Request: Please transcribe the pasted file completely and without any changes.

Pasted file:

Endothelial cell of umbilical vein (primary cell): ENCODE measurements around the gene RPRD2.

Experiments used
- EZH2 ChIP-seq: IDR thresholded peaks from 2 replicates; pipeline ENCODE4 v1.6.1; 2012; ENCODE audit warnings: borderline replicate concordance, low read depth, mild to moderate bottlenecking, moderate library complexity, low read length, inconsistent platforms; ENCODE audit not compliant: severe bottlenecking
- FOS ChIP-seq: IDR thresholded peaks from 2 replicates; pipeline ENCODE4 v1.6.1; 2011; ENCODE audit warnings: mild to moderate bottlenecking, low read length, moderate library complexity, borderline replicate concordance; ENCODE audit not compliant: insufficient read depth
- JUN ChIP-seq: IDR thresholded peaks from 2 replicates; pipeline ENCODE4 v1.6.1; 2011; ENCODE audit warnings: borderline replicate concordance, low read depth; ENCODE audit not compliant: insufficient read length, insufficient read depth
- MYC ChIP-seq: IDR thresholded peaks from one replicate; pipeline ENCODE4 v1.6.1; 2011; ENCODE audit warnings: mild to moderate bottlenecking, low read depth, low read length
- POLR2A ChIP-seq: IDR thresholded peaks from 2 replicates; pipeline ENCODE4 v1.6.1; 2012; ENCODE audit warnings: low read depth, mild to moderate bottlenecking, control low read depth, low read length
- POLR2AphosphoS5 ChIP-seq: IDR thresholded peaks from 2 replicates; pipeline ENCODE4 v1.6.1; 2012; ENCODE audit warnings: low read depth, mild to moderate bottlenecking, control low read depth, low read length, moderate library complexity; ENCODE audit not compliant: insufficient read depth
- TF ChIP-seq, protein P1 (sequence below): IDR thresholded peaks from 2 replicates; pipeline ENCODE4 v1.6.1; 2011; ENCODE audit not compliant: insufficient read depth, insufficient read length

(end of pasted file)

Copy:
Endothelial cell of umbilical vein (primary cell): ENCODE measurements around the gene RPRD2.

Experiments used
- EZH2 ChIP-seq: IDR thresholded peaks from 2 replicates; pipeline ENCODE4 v1.6.1; 2012; ENCODE audit warnings: borderline replicate concordance, low read depth, mild to moderate bottlenecking, moderate library complexity, low read length, inconsistent platforms; ENCODE audit not compliant: severe bottlenecking
- FOS ChIP-seq: IDR thresholded peaks from 2 replicates; pipeline ENCODE4 v1.6.1; 2011; ENCODE audit warnings: mild to moderate bottlenecking, low read length, moderate library complexity, borderline replicate concordance; ENCODE audit not compliant: insufficient read depth
- JUN ChIP-seq: IDR thresholded peaks from 2 replicates; pipeline ENCODE4 v1.6.1; 2011; ENCODE audit warnings: borderline replicate concordance, low read depth; ENCODE audit not compliant: insufficient read length, insufficient read depth
- MYC ChIP-seq: IDR thresholded peaks from one replicate; pipeline ENCODE4 v1.6.1; 2011; ENCODE audit warnings: mild to moderate bottlenecking, low read depth, low read length
- POLR2A ChIP-seq: IDR thresholded peaks from 2 replicates; pipeline ENCODE4 v1.6.1; 2012; ENCODE audit warnings: low read depth, mild to moderate bottlenecking, control low read depth, low read length
- POLR2AphosphoS5 ChIP-seq: IDR thresholded peaks from 2 replicates; pipeline ENCODE4 v1.6.1; 2012; ENCODE audit warnings: low read depth, mild to moderate bottlenecking, control low read depth, low read length, moderate library complexity; ENCODE audit not compliant: insufficient read depth
- TF ChIP-seq, protein P1 (sequence below): IDR thresholded peaks from 2 replicates; pipeline ENCODE4 v1.6.1; 2011; ENCODE audit not compliant: insufficient read depth, insufficient read length